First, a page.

Solve the steady-state convection-diffusion equation in one dimension.
This example solves the steady-state convection-diffusion equation given by
with coefficients and , or
>>> diffCoeff = 1. >>> convCoeff = (10.,)
We define a 1D mesh
>>> from fipy import CellVariable, Grid1D, DiffusionTerm, ExponentialConvectionTerm, Viewer >>> from fipy.tools import numerix
>>> L = 10. >>> nx = 10 >>> mesh = Grid1D(dx=L / nx, nx=nx)
>>> valueLeft = 0. >>> valueRight = 1.
The solution variable is initialized to
>>> var = CellVariable(mesh=mesh, name="variable")
and impose the boundary conditions
>>> var.constrain(valueLeft, mesh.facesLeft) >>> var.constrain(valueRight, mesh.facesRight)
The equation is created with the
ExponentialConvectionTerm. The scheme used by the convection term
needs to calculate a Péclet number and thus the diffusion term
instance must be passed to the convection term.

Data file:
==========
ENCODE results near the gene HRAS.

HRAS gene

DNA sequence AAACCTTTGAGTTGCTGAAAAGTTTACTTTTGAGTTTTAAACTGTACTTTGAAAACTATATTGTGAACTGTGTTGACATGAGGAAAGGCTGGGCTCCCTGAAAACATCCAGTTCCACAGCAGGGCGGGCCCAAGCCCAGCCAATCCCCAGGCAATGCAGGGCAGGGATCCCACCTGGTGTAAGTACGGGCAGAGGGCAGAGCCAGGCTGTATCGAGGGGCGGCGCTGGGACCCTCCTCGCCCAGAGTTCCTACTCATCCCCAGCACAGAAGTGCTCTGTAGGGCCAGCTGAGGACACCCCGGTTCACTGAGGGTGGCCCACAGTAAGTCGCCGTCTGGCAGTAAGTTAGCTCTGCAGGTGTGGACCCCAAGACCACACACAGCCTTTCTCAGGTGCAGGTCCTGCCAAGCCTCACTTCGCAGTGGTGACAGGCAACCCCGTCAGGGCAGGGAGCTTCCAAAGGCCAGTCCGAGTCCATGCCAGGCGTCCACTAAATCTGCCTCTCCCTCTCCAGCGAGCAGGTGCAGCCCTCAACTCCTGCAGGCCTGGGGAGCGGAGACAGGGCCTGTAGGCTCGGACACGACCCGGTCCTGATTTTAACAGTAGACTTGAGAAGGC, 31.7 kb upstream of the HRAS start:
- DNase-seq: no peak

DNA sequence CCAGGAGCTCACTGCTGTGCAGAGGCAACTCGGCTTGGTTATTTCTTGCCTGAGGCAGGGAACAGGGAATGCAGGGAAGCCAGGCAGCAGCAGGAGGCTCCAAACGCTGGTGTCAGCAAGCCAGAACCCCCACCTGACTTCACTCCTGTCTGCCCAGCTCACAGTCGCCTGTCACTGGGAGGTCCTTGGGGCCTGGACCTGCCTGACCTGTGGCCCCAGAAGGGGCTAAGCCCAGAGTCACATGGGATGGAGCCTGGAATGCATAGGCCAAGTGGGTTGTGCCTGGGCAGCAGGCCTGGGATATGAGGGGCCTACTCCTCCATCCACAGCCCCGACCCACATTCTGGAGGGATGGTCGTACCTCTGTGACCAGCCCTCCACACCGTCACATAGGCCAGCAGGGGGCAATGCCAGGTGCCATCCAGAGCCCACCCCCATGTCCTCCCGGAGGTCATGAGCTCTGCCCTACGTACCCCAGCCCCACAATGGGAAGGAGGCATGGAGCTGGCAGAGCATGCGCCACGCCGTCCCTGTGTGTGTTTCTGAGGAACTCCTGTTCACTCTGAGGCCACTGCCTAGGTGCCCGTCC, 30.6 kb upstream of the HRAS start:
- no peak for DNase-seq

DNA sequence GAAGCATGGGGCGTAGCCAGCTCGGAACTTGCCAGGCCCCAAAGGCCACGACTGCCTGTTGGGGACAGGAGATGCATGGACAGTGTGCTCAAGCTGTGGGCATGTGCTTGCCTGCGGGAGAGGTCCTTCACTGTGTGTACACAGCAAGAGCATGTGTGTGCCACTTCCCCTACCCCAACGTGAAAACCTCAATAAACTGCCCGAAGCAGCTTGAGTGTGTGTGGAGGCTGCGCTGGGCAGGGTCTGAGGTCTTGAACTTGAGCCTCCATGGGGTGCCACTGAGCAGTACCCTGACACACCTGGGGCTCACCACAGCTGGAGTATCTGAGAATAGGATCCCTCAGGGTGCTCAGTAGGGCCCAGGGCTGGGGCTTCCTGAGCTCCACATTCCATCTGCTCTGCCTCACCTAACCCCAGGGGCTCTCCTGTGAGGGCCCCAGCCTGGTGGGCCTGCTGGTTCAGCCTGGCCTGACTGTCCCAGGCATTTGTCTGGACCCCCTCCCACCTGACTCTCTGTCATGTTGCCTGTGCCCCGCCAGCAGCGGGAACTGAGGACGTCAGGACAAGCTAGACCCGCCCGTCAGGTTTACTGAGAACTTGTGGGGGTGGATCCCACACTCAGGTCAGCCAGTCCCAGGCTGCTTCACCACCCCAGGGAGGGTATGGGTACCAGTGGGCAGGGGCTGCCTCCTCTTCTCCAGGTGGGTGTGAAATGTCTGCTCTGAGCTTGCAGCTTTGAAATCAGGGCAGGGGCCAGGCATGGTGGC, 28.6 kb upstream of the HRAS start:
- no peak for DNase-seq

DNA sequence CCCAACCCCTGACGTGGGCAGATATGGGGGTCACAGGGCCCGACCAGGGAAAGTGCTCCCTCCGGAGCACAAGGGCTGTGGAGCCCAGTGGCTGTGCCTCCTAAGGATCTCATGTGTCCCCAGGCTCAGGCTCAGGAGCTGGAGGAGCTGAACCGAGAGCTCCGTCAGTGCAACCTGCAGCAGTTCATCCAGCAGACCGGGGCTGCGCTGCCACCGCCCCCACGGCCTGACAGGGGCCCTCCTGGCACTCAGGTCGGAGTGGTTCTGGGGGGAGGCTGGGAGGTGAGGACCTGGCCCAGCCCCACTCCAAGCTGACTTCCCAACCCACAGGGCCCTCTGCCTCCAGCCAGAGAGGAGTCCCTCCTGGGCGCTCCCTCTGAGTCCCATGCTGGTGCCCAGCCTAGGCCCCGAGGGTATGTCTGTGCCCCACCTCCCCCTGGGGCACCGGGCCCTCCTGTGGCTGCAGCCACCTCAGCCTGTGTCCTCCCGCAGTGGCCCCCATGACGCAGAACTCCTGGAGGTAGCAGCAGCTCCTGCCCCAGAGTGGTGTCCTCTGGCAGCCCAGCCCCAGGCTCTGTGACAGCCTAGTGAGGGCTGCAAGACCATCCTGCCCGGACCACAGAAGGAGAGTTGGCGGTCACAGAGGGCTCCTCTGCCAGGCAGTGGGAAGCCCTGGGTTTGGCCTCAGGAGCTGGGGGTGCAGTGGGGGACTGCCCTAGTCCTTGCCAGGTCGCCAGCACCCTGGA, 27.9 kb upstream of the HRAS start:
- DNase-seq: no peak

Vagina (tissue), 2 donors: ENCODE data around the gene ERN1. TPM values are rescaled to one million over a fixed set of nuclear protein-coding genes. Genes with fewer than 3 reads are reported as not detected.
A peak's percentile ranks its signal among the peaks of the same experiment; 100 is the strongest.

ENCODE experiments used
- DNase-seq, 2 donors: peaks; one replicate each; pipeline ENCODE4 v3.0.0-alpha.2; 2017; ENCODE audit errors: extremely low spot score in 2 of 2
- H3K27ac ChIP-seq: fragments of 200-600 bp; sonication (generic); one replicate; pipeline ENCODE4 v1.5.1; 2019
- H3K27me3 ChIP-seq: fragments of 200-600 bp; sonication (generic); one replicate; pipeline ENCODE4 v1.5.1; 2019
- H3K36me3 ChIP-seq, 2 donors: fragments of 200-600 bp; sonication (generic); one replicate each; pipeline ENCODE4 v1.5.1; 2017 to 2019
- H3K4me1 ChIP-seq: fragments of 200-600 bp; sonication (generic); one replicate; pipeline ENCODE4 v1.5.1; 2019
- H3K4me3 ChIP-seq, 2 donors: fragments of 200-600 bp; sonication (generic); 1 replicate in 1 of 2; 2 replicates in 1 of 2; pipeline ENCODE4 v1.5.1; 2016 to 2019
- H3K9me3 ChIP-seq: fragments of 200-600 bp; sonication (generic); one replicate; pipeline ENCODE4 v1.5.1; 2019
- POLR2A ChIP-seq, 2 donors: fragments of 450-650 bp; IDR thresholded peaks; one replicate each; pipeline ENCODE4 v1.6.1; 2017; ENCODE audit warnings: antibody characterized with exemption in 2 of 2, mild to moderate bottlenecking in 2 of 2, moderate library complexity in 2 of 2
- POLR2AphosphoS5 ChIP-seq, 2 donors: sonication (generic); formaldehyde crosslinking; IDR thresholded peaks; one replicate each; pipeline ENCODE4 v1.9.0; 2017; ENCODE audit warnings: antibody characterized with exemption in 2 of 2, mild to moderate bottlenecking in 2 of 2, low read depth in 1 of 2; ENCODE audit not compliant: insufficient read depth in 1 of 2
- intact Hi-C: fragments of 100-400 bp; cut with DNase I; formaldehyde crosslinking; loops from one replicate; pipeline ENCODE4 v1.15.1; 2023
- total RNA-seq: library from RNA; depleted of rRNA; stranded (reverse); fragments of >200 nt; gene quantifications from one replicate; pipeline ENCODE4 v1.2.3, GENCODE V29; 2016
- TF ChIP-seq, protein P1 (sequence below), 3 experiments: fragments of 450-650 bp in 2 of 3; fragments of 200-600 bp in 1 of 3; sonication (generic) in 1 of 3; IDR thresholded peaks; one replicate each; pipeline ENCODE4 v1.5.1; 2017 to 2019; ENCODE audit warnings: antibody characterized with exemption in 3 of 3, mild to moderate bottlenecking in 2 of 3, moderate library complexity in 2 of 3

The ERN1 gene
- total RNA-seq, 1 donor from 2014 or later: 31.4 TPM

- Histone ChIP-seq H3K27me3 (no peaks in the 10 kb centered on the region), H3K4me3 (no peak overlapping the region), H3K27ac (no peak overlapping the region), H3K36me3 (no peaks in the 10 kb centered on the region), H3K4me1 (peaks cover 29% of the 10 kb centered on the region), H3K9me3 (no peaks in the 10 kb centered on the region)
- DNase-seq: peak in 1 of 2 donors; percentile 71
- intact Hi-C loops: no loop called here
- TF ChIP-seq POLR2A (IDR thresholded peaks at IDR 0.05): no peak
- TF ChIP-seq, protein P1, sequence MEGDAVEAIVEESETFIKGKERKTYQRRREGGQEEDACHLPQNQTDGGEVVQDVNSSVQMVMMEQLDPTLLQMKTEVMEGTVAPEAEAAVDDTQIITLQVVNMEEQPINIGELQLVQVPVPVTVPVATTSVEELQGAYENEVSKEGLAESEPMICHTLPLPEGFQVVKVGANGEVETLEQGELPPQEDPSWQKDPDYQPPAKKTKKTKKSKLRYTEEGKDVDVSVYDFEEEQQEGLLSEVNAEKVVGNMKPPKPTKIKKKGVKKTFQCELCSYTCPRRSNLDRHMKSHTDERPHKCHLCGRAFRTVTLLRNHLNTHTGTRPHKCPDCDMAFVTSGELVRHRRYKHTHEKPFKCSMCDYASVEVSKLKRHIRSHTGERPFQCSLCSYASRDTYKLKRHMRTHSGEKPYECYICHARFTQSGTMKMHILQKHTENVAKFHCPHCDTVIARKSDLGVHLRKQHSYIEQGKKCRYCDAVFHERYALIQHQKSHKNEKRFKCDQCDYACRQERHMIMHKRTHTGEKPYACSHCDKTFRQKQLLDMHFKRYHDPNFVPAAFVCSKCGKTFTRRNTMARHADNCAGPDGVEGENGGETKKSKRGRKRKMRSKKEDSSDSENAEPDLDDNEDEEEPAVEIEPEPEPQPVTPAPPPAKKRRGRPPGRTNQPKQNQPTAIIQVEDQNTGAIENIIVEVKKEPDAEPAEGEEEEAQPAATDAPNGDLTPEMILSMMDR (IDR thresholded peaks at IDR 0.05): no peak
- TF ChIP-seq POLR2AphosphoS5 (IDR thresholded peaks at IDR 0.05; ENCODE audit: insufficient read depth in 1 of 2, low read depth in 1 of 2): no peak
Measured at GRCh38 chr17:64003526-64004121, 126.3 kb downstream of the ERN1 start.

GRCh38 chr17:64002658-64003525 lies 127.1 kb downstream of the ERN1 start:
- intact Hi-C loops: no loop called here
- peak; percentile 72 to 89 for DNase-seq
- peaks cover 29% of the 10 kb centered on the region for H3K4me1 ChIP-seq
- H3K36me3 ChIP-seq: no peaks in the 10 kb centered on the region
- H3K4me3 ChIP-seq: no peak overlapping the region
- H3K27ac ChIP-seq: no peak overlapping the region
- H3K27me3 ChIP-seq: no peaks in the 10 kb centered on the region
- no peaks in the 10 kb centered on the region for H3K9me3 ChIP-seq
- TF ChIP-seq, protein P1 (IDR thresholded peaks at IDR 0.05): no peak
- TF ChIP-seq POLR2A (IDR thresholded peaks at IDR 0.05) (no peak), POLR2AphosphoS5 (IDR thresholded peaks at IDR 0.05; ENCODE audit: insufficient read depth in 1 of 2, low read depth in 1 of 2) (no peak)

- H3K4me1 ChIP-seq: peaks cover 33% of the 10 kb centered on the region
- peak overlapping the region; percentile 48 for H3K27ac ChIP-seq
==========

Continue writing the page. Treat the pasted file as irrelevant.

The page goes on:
>>> eq = (DiffusionTerm(coeff=diffCoeff) ... + ExponentialConvectionTerm(coeff=convCoeff))
More details of the benefits and drawbacks of each type of convection
term can be found in Numerical Schemes.
both handle most types of convection-diffusion cases, with the
PowerLawConvectionTerm being more efficient.
We solve the equation
and test the solution against the analytical result
>>> axis = 0 >>> x = mesh.cellCenters[axis] >>> CC = 1. - numerix.exp(-convCoeff[axis] * x / diffCoeff) >>> DD = 1. - numerix.exp(-convCoeff[axis] * L / diffCoeff) >>> analyticalArray = CC / DD >>> print(var.allclose(analyticalArray)) 1
If the problem is run interactively, we can view the result:
>>> if __name__ == '__main__': ... viewer = Viewer(vars=var) ... viewer.plot()